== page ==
Tampa has a traffic problem and no permanent solution. Congestion on Bay Area roads is expected to double, possibly even triple, in the next 20 years. We asked traffic engineers, transportation leaders and planners, and the Florida Department of Transportation to weigh in on one question: "What's up with Tampa's traffic?"
Tampa traffic will be the death of me
— Rich? (@Rich_StayTrill) September 27, 2017
Earlier this year Forbes listed Tampa as one of the fastest growing U.S. metro areas. Beth Alden, Executive Director with the Metropolitan Planning Commission, says that's a good thing. It means Tampa is successful and an attractive place where there's job and economic growth.
Economic growth is one of the driving factors for congestion. "The better the economy, the more development, more folks are purchasing gas, driving, and spending monies at restaurants, shopping malls, etc. The better the economy, the more traffic we see on the roadways," says Jean Duncan, Director Transportation and Stormwater Services for the City of Tampa.
Tampa traffic is gunna give me an actual heart attack one day
— Katiee (@KTolento) September 26, 2017
Tampa Traffic From 3-7 Is Hell!
— YBS™ (@BallGameLJ) September 26, 2017
Something else that impacts traffic is a building boom and the Bay Area is seeing several right now. In Hillsborough County alone, areas seeing the most growth include Channelside, Riverview, and Fish Hawk.
Nancy Diamond lives near U.S. 301 and Bloomingdale Blvd. "The commute is horrible. Once you hit U.S. 301 at Bloomingdale, traffic stops. That's it. It's horrible. You used to be able to go out on the weekends and 'joyride', that's what we called it. You can't do that anymore," says Diamond.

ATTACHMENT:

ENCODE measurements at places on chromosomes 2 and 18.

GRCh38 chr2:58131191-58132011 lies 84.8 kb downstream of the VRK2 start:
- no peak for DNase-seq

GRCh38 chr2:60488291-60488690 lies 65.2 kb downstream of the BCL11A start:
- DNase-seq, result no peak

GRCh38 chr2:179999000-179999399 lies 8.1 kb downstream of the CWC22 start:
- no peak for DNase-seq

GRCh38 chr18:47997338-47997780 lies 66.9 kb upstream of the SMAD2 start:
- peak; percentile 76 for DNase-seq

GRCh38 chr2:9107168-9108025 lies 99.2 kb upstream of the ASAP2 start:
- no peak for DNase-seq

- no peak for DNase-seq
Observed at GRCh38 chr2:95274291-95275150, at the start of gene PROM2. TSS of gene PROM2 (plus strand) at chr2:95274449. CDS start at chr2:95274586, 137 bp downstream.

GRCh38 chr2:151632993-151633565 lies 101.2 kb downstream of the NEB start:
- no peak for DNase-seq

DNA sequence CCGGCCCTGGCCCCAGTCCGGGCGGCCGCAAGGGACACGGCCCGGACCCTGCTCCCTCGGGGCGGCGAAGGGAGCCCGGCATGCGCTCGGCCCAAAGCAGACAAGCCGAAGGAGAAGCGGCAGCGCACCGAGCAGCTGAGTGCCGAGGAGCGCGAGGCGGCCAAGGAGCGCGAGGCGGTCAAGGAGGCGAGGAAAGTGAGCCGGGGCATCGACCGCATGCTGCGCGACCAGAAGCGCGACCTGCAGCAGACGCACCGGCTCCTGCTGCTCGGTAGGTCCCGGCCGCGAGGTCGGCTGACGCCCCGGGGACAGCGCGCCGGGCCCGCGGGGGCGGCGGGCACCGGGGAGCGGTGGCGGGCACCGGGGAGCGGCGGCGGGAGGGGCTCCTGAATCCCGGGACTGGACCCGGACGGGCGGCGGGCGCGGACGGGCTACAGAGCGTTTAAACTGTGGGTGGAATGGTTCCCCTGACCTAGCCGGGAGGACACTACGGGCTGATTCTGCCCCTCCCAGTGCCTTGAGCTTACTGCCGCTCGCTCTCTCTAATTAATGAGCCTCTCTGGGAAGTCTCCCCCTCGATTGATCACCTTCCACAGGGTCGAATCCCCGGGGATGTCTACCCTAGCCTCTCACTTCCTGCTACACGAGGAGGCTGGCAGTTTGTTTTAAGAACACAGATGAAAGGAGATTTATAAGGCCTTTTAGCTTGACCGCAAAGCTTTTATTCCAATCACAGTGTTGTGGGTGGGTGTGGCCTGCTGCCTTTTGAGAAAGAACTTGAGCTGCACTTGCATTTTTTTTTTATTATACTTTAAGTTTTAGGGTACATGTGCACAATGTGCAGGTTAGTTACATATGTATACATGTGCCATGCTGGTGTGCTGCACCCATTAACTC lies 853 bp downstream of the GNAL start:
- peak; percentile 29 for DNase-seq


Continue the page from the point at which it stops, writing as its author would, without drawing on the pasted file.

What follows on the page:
For drivers on I-275 south from the apex toward I-4, traffic is bumper to bumper every morning.
Ray Altieri owns and operates his own company from downtown Tampa. He commutes every day from Carrollwood. "Tampa traffic is mixed-up. I take the back roads until I get south of Busch and Bird before I even decide to get on 275," says Altieri, who carpools downtown every day with his son.
"I wish they'd plan a little better and expand thoses roads in advance of the population booms that come. It's disappointing to deal with what we deal with every day on our roads," says Altieri.
Kris Carson, Public Information Officer at FDOT explains why I-275, despite a widening project, continues to see some of the worst backups and delays. "We strive to reduce congestion as much as possible with projects that address specific problems such as bottlenecks. The I-275 reconstruction between Westshore and Downtown improved congestion along that stretch of highway because additional lanes were added. However, now the two interchanges on either end act as bottlenecks because the 4 lanes merge into 2 lanes just before the junction. This is especially true for traffic on southbound I-275 coming from the USF area heading west on I-4." says Carson.
Tampa's unique geography impacts drivers too. "Our region is unique because we do not have just one or two major central business districts – Tampa Bay has five (Downtown St. Petersburg, the Carillon/Gateway Area, Westshore, Downtown Tampa, and the University/Innovation District). We are also very spread out and many people live miles away from their place of employment. In addition, the geographic center of our region is a body of water, which additionally presents challenges because there are a limited number of routes to get from one side of Tampa Bay to the other," says Carson.
Traffic engineers, city leaders, transportation and growth planners all agree we can't build our way out of congestion. Any projects done in the future will provide incremental improvements but they will never solve the bigger transportation problem. Alden says Tampa Bay is just getting to the tipping point and says now is the time to start working seriously on other ways to get around.
Alden says ferries, autonomous buses, even converting unused or underused freight-rails to commuter rails are all things being discussed.
"We have to start working on this now because over the next twenty years we're planning to add more than half a million more people in Hillsborough County. Our current forecast is that congestion probably doubles over the next twenty years too. And that's sort-of a best case scenario," says Alden.
There are dozens of projects in the works. For details on just a few those visit the following links: